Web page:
A bill that would allow write-in candidates to run for districts they do not live in cleared the Legislature in the closing days of Session and is now ready for a signature from Gov. Rick Scott.
HB 6009, sponsored by Dania Beach Democratic Rep. Joe Geller, fixes some inconsistencies in the law when it comes to candidate residency.
The law on the books requires write-in candidates to live in the district by the time the candidate qualifying period ends, while for those printed on the ballot the deadline to live in the district is either at the time of the election or when they take office should they win.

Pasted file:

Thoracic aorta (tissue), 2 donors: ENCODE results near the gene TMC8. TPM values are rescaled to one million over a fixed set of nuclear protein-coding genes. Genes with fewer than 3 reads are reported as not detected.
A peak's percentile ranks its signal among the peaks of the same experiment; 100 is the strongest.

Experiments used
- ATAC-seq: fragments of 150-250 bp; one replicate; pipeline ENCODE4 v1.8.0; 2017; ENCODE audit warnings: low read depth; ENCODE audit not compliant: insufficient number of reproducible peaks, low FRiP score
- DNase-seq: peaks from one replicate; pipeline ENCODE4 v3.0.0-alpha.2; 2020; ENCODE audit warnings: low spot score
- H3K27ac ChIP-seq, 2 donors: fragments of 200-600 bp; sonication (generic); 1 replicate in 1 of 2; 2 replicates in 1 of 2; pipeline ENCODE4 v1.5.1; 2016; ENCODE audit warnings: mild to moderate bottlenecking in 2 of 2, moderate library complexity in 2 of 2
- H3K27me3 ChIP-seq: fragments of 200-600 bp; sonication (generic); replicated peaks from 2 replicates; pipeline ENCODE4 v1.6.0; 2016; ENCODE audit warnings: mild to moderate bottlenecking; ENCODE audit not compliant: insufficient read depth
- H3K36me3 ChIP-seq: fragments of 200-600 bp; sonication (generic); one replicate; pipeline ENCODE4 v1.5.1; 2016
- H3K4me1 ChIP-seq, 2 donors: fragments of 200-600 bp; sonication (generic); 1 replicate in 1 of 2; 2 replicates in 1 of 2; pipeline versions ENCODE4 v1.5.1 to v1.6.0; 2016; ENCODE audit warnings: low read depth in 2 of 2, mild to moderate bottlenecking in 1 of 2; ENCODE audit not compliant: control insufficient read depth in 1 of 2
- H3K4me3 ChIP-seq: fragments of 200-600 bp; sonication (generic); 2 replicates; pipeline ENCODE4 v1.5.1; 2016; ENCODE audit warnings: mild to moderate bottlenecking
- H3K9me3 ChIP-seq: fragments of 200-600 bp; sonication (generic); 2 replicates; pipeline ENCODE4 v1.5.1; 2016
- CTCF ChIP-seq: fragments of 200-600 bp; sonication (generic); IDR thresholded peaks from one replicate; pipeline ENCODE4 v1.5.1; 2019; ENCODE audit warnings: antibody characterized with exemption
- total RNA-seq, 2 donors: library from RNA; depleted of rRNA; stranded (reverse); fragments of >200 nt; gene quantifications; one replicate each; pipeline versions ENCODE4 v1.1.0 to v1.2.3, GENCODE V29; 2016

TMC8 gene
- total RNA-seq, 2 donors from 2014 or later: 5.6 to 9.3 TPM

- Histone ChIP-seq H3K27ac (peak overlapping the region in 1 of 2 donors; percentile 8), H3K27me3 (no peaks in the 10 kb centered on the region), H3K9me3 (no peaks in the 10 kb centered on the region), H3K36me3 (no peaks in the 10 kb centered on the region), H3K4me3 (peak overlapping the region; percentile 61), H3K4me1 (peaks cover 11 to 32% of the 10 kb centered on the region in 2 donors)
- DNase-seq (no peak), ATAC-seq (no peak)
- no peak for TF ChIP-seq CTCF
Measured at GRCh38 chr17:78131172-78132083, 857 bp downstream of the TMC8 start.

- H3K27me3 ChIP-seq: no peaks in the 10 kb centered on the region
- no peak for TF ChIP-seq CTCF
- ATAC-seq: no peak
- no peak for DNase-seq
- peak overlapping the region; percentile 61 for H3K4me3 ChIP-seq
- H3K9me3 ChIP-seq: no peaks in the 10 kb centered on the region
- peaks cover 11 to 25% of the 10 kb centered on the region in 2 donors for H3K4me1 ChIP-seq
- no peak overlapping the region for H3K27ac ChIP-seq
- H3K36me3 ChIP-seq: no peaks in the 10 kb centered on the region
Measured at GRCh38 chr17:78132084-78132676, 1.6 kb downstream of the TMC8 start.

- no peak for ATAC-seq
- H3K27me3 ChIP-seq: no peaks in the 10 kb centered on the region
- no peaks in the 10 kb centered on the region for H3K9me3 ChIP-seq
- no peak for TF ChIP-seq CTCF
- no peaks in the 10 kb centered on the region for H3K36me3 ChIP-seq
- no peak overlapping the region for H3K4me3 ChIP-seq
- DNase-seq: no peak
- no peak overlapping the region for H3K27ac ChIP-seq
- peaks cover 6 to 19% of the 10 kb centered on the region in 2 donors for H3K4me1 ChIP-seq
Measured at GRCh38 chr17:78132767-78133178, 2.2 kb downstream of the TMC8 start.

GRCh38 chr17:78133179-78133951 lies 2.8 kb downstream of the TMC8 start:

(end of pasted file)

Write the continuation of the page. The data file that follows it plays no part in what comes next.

The write-in rule was declared unconstitutional by the Florida Supreme Court in 2016 since it put a separate limitation on candidacy than what was laid out in the Florida Constitution.
“It is not effective anymore, but we still need to get it out of the book,” Geller said in January.
No write-in candidate has ever won elected office in the Sunshine State, though they still have an impactful role in elections.
Florida law allows all voters to cast a ballot in party primaries if members of one party are the only candidates vying for a seat. If a write-in qualifies for the ballot, however, the primary is closed to non-party voters.
The bill easily cleared its committee stops and secured a unanimous vote from the House, and a 35-3 vote in the Senate.
Only Sens. Dennis Baxley, Gary Farmer and Dorothy Hukill voted against the bill.